Getting the Food You Want

When the DH and I first arrived to China, we lived at the Shijiazhuang airport. Being an airport located in the middle of cornfields, there were not a lot of dining options. We learned to order one dish – yu xiang rou si – and then proceeded to eat it daily. (Both because it was easy to order and we liked it that much.) Our food vocabulary has improved since those early days, but I still feel ridiculously unprepared when entering a restaurant.

How to Order Chinese Food and Like a Local are two lifesavers for the newly-arrived or the Mandarin-challenged.

How to Order Chinese Food will show you tantalizing photos, accompanied by a description and the Chinese name in pinyin and characters. There is information on regional cuisines, ordering guides by type of food and a glossary. Thanks HtOCF! Where were you two years ago?!

Like a Local shares pictures and descriptions of delicious street food around Shanghai (and has the cutest header graphic ever!). I don’t live in Shanghai, but if I did, I would keep a close eye on this site. Still, it is helpful for others in China as some of the food is similar. For example, all summer the DH and I devoured huge quantities of these little guys:

Crawfish!

Yumm! Crawfish! Or as some people call them, crayfish. Anywho, from this post, I learned that crawfish are called xiǎo lóng xiā 小龙虾 in Chinese, which translates literally as little dragon shrimp. Something about that makes me happy. I like eating little dragons. I like eating!

**Update** Thanks to Kunzilla for pointing out that lóng xiā actually means lobsters, so crawfish are known as little lobsters. I still like eating little lobsters.

Like a Local also gives advice on how to order in Chinese and what the waitress will possibly say to you. There is also a valuable post on buying fruit from street vendors and how to avoid being cheated.

Scrolling through the Like a Local blog, I have come to realize it is my dream come true. Now, if only I were in Shanghai to enjoy this street food every single day!

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8 Responses to “Getting the Food You Want”

  1. Tyler Says:

    yu xiang rou si-Is that fishy pork? I dream about that tasty dish even to do this day.

  2. global gal Says:

    Fishy pork! Yes! We were connoisseurs. Fishy pork at the Mongol’s, fishy pork at the Russians, fishy pork at the Kwik-E-Mart. When I eat it now it is never quite the same!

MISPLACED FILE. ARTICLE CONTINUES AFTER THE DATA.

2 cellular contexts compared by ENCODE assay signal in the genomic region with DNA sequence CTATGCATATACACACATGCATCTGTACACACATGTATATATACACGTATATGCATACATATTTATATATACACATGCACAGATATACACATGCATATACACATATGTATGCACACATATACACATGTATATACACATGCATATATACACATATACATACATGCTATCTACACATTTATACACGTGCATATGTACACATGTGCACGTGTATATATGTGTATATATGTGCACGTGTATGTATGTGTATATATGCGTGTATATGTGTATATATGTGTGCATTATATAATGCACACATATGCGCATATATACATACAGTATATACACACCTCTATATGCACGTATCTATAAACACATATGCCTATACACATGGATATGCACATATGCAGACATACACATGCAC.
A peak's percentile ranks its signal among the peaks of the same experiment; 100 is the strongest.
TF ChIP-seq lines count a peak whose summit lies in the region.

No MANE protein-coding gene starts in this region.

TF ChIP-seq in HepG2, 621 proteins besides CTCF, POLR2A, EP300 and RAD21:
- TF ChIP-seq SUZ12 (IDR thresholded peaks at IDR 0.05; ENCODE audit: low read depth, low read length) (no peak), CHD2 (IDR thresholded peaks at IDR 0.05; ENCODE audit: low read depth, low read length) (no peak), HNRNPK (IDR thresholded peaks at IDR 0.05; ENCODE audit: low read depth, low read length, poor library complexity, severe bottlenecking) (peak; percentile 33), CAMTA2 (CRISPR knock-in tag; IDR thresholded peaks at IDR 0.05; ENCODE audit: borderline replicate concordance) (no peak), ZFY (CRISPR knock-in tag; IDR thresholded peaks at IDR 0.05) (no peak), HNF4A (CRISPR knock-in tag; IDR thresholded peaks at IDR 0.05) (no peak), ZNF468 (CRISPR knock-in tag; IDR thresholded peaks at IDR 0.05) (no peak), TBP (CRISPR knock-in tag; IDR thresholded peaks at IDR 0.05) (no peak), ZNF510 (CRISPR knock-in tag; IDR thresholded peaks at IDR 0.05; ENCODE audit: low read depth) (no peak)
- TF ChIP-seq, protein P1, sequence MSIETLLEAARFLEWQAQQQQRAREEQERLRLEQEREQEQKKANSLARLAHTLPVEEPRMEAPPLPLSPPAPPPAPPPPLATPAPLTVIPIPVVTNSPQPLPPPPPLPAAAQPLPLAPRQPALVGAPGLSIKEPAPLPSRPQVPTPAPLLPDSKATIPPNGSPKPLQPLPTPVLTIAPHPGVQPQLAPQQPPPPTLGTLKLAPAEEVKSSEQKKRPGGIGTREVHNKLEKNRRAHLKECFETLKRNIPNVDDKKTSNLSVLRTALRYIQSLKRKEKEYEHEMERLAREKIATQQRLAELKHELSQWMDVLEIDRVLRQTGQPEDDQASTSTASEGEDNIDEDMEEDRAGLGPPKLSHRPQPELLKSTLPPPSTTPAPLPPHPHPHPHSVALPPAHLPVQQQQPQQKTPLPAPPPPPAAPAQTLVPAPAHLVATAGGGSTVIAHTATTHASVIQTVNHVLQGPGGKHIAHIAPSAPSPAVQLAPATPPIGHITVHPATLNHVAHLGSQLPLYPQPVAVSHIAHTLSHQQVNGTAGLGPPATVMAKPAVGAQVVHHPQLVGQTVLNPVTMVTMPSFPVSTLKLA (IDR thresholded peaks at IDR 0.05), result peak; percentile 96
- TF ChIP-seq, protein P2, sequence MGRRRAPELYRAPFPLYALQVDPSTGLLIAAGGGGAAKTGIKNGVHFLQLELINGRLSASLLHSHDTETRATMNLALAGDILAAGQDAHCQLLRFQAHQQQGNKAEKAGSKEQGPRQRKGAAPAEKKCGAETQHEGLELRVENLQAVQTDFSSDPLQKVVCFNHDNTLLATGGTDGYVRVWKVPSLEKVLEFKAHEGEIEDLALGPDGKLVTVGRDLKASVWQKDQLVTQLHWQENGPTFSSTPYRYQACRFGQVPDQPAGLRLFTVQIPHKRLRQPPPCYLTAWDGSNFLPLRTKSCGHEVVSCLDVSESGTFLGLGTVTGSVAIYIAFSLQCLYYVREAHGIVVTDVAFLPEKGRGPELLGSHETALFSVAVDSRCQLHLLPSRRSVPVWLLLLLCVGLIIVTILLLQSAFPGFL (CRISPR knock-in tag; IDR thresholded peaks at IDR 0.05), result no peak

3. kunzilla Says:

    “Fishy pork” is actually a south-west “dish” and i use the word carefully becuase, well, the Chinese use bowls most of the time, hehe. My aunt makes a killer fishy pork, it’s all in the sauce, ;).

    as for xiǎo lóng xiā 小龙虾, well, the direct translation is actually “little lobsters.” Lobster is lóng xiā 龙虾 in Chinese, don’t ask why it’s call that, it just is.

  4. global gal Says:

    I tried to make yu xiang rou si at home once, with a spice packet from the supermarket and it was awful. I’m not much of a cook!

    Thanks for the real translation. As I said, I don’t speak Chinese. I like the little dragon shrimp translation better, though I guess it is important not to mislead everyone! 🙂

  5. kunzilla Says:

    i must say that i enjoy reading your entries, glad i can be helpful, haha. with the packets the supermarkets sell, it’s pretty easy to make fishy pork, maybe you just need to follow the instructions more.

  6. waltzingaustralia Says:

    Thanks for the link to “How to Order…” I love China and I love Chinese food. I figure this will be useful on future trips as well as in my hometown Chinatown.

  7. www.foodthatheal.info » Getting the Food You Want Says:

    […] global gal wrote a fantastic post today on “Getting the Food You Want”Here’s ONLY a quick extractHow to Order Chinese Food will show you tantalizing photos, accompanied by a description and the Chinese name in pinyin and characters. There is information on regional cuisines, ordering guides by type of food and a glossary. … […]

  8. chinkerfly Says:

    This might be helpful for the people who live in Chongqing or Sichuan ~ (moving soon to its own server) Discover Chongqing: Dining (Budget)

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